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Fishing during the Late Mesolithic Ertebølle Culture – an Experimental Approach to the Use of Fishhooks
Solveig Chaudesaigues-Clausen  1@  
1 : Department of Archaeology, University of Bergen

The great conditions of preservation for organic material on Ertebølle coastal settlements (5400-3950 cal BC) have enabled the conservation of wooden artefacts such as log boats, leisters and fish traps, showing the complexity and diversity of fishing practices during the south Scandinavian Late Mesolithic. Bone fishhooks also form an integral part of the fishing activities, but they have sometimes been considered less important in the economy than the rest of the fishing tackle. However, besides a preserved piece of line on one fishhook, little is known about the implements, techniques and gestures involved in the use of the different Ertebølle fishhook types. Being an implement that often necessitates an actor and therefore an array of individual skills and techniques, the tangible and intangible aspects that surround the use of fishhooks in the Ertebølle culture are worth investigating.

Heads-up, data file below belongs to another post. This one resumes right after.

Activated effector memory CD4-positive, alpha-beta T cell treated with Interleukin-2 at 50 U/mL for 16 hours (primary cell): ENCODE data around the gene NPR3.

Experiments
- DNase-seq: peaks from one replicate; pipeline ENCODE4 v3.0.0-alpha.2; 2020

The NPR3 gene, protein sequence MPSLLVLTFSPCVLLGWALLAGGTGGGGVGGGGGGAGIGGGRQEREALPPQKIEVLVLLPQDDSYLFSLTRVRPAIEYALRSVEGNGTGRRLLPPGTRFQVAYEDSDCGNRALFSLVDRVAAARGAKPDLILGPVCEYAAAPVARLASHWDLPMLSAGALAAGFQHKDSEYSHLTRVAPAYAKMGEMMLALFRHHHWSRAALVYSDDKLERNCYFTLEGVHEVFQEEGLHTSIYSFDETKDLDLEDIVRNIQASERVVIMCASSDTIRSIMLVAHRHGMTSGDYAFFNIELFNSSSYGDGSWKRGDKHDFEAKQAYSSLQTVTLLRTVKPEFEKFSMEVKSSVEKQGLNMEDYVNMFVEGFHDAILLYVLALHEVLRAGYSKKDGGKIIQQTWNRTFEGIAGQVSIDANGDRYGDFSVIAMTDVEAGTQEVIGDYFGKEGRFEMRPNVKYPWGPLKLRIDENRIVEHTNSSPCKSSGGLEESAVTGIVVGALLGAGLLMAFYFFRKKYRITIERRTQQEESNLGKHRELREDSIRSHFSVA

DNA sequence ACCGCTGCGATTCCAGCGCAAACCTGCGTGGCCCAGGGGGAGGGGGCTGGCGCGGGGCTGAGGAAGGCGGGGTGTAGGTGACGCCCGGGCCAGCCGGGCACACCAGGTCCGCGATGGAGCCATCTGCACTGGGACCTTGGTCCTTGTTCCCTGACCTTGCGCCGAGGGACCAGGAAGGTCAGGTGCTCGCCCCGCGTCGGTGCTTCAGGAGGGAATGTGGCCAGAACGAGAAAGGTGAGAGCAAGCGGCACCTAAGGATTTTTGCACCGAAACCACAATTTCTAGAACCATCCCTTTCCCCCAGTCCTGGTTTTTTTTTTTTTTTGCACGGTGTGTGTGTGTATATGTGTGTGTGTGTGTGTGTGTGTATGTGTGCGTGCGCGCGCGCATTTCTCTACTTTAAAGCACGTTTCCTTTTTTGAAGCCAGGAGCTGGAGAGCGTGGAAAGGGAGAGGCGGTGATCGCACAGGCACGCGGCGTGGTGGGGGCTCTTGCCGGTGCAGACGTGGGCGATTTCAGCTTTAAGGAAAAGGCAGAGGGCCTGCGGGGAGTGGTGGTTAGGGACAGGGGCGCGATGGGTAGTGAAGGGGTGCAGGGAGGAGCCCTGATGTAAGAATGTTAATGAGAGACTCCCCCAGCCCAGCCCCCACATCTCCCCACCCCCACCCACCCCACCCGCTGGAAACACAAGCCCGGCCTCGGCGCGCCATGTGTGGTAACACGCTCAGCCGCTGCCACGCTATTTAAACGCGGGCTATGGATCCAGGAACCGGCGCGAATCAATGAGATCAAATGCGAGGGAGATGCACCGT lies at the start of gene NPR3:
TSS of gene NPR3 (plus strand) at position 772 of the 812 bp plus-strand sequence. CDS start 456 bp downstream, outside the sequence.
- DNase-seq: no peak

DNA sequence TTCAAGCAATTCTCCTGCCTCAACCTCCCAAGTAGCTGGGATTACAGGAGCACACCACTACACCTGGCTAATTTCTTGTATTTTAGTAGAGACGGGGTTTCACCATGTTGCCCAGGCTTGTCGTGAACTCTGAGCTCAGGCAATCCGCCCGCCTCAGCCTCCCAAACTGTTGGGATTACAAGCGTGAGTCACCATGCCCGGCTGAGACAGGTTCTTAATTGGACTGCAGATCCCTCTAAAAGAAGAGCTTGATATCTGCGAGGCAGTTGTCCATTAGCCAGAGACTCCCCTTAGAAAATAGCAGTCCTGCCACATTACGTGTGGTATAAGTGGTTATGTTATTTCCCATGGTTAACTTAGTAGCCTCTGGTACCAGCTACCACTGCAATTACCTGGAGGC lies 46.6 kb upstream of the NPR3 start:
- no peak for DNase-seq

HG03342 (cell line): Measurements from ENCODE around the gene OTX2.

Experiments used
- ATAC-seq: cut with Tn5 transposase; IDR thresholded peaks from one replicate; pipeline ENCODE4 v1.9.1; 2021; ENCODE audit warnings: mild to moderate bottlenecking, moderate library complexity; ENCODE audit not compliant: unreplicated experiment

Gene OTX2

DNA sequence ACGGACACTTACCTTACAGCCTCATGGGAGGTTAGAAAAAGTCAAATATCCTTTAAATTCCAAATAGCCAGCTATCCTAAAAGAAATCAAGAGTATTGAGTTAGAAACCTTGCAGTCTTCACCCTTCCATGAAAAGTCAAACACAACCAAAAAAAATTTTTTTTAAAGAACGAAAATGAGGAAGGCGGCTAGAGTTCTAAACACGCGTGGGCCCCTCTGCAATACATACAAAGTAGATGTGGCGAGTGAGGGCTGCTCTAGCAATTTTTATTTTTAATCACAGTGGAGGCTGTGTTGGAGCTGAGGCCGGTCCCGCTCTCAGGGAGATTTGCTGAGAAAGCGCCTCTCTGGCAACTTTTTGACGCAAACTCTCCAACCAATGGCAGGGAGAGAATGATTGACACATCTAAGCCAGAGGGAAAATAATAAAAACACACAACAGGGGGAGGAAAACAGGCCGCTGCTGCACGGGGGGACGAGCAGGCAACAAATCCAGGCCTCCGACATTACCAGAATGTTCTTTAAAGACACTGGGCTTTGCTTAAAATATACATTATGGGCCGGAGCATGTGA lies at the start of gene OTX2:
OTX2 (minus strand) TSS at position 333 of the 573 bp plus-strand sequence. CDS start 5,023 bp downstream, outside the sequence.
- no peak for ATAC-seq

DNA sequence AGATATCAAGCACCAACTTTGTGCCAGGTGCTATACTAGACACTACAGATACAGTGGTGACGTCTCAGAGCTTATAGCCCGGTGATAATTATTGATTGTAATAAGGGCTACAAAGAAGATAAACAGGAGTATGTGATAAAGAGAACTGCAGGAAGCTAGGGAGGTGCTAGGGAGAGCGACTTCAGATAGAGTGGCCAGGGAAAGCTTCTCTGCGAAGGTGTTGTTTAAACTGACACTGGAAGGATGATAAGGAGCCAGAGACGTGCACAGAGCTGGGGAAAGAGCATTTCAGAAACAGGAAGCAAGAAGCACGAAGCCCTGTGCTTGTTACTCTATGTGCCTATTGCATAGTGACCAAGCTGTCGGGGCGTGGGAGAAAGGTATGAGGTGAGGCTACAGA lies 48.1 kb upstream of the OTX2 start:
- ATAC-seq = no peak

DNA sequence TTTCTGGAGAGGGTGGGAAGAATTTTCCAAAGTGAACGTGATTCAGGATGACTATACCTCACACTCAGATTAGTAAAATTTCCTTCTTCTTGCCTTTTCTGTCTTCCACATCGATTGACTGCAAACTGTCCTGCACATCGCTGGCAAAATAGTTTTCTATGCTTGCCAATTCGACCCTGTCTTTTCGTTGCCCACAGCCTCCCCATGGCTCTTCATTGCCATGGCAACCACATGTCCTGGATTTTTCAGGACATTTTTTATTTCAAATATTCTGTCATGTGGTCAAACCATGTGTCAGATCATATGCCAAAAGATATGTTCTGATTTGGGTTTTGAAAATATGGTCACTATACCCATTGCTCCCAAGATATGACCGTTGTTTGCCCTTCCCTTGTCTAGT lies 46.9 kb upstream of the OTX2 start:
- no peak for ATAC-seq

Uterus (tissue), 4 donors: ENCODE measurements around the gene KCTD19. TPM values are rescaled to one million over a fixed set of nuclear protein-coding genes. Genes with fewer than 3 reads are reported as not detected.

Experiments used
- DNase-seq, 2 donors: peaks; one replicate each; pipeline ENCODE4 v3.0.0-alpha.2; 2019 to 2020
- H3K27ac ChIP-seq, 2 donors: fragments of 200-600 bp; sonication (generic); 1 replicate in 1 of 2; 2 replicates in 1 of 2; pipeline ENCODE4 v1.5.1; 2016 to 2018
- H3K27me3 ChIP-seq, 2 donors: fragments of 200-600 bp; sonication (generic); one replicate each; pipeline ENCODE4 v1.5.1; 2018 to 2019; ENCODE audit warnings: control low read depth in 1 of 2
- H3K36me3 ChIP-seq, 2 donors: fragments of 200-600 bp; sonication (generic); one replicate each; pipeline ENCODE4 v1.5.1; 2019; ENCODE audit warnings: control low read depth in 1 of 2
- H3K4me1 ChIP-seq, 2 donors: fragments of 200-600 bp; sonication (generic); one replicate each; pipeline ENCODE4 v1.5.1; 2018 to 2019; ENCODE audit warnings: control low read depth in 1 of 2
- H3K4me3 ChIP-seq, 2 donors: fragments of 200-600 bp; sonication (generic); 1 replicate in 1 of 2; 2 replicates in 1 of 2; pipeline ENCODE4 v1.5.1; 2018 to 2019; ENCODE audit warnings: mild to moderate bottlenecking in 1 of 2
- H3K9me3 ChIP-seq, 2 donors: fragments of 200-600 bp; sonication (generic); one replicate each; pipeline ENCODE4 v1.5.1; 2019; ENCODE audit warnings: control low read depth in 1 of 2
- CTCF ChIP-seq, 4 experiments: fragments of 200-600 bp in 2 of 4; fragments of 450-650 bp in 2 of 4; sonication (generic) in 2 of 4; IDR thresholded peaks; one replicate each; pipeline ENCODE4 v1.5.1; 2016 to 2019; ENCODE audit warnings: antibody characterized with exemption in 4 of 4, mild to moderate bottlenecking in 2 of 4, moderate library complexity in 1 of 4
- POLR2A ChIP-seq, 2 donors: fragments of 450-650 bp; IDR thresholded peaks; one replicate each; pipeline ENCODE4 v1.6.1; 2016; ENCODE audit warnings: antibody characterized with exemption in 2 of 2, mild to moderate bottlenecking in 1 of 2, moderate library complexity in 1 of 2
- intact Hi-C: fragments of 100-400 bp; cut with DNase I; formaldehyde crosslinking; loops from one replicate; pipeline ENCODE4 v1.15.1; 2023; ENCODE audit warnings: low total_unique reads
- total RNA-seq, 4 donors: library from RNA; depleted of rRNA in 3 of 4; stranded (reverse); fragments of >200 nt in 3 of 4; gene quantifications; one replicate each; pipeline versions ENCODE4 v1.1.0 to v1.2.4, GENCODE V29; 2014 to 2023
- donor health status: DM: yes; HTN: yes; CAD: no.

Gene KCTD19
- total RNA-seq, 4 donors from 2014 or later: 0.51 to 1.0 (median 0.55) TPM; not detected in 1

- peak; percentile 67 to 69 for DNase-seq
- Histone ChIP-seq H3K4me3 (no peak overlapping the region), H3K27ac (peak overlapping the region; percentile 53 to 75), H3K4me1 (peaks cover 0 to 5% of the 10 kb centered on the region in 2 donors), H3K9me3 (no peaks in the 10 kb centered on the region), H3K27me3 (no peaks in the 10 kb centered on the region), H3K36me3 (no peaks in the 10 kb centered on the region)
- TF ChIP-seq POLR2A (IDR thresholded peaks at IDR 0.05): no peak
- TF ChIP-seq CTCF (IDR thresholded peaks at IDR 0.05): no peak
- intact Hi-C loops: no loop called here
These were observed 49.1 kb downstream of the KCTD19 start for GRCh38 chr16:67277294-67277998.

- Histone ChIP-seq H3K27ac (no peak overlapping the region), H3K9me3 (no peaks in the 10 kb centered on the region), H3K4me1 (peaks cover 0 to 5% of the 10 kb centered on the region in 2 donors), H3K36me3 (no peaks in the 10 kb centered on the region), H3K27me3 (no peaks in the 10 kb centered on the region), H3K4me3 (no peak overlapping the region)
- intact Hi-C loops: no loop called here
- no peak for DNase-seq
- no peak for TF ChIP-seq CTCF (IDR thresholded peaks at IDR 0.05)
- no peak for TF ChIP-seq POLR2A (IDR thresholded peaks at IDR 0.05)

This communication presents the results of preliminary archaeological experiments carried out during the summer of 2019. Replicas of fishhooks from selected Ertebølle sites were produced and tested in different fishing contexts. The techniques tested were adapted from universal modern and ethnographic techniques, in order to try to understand how the fishhooks may have functioned, which techniques worked best and whether they were adapted for active or passive fishing. Therefore, cooperation with modern fishermen was decisive for the success of the experiments.

Modern and ethnographic examples of angling show how fishhooks can be embedded in social believes, skills and transmission of knowledge through generations. More than only being a test of fishhook efficiency, the experiments provided new thoughts towards a social understanding of techniques and artefacts within Mesolithic communities, as well as creating a bridge between ancient times and modern populations through technical skills, showing that archaeology is also relevant for the public outside of museums.

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